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Wallace Stevens

(October 2, 1879 – August 2, 1955 / Pennsylvania / United States)

Le Monocle de Mon Oncle


“Mother of heaven, regina of the clouds,
O sceptre of the sun, crown of the moon,
There is not nothing, no, no, never nothing,
Like the clashed edges of two words that kill.”
And so I mocked her in magnificent measure.
Or was it that I mocked myself alone?
I wish that I might be a thinking stone.
The sea of spuming thought foists up again
The radiant bubble that she was. And then
A deep up-pouring from some saltier well
Within me, bursts its watery syllable.

II
A red bird flies across the golden floor.
It is a red bird that seeks out his choir
Among the choirs of wind and wet and wing.
A torrent will fall from him when he finds.
Shall I uncrumple this much-crumpled thing?
I am a man of fortune greeting heirs;
For it has come that thus I greet the spring.
These choirs of welcome choir for me farewell.
No spring can follow past meridian.
Yet you persist with anecdotal bliss
To make believe a starry connaissance.


III
Is it for nothing, then, that old Chinese
Sat tittivating by their mountain pools
Or in the Yangtse studied out their beards?
I shall not play the flat historic scale.
You know how Utamaro’s beauties sought
The end of love in their all-speaking braids.
You know the mountainous coiffures of Bath.
Alas! Have all the barbers lived in vain
That not one curl in nature has survived?
Why, without pity on these studious ghosts,
Do you come dripping in your hair from sleep?

IV
This luscious and impeccable fruit of life
Falls, it appears, of its own weight to earth.
When you were Eve, its acrid juice was sweet,
Untasted, in its heavenly, orchard air.
An apple serves as well as any skull
To be the book in which to read a round,
And is as excellent, in that it is composed
Of what, like skulls, comes rotting back to ground.
But it excels in this, that as the fruit
Of love, it is a book too mad to read
Before one merely reads to pass the time.

V
In the high west there burns a furious star.
It is for fiery boys that star was set
And for sweet-smelling virgins close to them.
The measure of the intensity of love
Is measure, also, of the verve of earth.
For me, the firefly’s quick, electric stroke
Ticks tediously the time of one more year.
And you? Remember how the crickets came
Out of their mother grass, like little kin,
In the pale nights, when your first imagery
Found inklings of your bond to all that dust.

VI
If men at forty will be painting lakes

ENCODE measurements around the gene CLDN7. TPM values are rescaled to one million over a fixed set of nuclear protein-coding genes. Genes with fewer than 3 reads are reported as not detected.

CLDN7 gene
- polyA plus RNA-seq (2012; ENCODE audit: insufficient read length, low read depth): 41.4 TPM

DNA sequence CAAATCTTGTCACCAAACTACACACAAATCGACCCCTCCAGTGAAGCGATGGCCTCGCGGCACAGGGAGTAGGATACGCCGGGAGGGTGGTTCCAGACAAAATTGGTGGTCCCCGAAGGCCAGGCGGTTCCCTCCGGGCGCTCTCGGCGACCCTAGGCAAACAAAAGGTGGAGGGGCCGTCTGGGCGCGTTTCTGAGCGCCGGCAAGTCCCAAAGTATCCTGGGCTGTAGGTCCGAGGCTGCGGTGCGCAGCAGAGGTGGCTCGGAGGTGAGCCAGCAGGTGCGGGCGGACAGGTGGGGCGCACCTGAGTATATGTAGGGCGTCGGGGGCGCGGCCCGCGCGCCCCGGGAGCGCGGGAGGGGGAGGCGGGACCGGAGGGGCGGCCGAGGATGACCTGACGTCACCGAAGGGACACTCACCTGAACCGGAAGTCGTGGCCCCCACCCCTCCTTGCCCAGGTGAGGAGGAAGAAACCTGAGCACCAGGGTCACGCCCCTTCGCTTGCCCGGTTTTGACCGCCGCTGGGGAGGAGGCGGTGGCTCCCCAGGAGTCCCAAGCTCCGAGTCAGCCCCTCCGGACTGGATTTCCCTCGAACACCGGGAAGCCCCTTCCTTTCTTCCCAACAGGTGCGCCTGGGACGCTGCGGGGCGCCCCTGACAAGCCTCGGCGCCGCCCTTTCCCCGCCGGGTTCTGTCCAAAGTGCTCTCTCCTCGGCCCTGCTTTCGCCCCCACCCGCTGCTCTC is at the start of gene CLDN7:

The ephemeral blues must merge for them in one,
The basic slate, the universal hue.
There is a substance in us that prevails.
But in our amours amorists discern
Such fluctuations that their scrivening
Is breathless to attend each quirky turn.
When amorists grow bald, then amours shrink
Into the compass and curriculum
Of introspective exiles, lecturing.
It is a theme for Hyacinth alone.

VII
The mules that angels ride come slowly down
The blazing passes, from beyond the sun.
Descensions of their tinkling bells arrive.
These muleteers are dainty of their way.
Meantime, centurions guffaw and beat
Their shrilling tankards on the table-boards.
This parable, in sense, amounts to this:
The honey of heaven may or may not come,
But that of earth both comes and goes at once.
Suppose these couriers brought amid their train
A damsel heightened by eternal bloom.

VIII
Like a dull scholar, I behold, in love,
An ancient aspect touching a new mind.
It comes, it blooms, it bears its fruit and dies.
This trivial trope reveals a way of truth.
Our bloom is gone. We are the fruit thereof.
Two golden gourds distended on our vines,
Into the autumn weather, splashed with frost,
Distorted by hale fatness, turned grotesque.
We hang like warty squashes, streaked and rayed,
The laughing sky will see the two of us
Washed into rinds by rotting winter rains.

IX
In verses wild with motion, full of din,
Loudened by cries, by clashes, quick and sure
As the deadly thought of men accomplishing
Their curious fates in war, come, celebrate
The faith of forty, ward of Cupido.
Most venerable heart, the lustiest conceit
Is not too lusty for your broadening.
I quiz all sounds, all thoughts, all everything
For the music and manner of the paladins
To make oblation fit. Where shall I find
Bravura adequate to this great hymn?

X
The fops of fancy in their poems leave
Memorabilia of the mystic spouts,
Spontaneously watering their gritty soils.
I am a yeoman, as such fellows go.
I know no magic trees, no balmy boughs,
No silver-ruddy, gold-vermilion fruits.
But, after all, I know a tree that bears
A semblance to the thing I have in mind.
It stands gigantic, with a certain tip
To which all birds come sometime in their time.
But when they go that tip still tips the tree.

XI
If sex were all, then every trembling hand
Could make us squeak, like dolls, the wished-for words.
But note the unconscionable treachery of fate,
That makes us weep, laugh, grunt and groan, and shout
Doleful heroics, pinching gestures forth
From madness or delight, without regard
To that first, foremost law. Anguishing hour!
Last night, we sat beside a pool of pink,
Clippered with lilies scudding the bright chromes,
Keen to the point of starlight, while a frog
Boomed from his very belly odious chords.

XII
A blue pigeon it is, that circles the blue sky,
On sidelong wing, around and round and round.
A white pigeon it is, that flutters to the ground,
Grown tired of flight. Like a dark rabbi, I
Observed, when young, the nature of mankind,
In lordly study. Every day, I found
Man proved a gobbet in my mincing world.
Like a rose rabbi, later, I pursued,
And still pursue, the origin and course
Of love, but until now I never knew
That fluttering things have so distinct a shade.

Submitted: Monday, April 05, 2010

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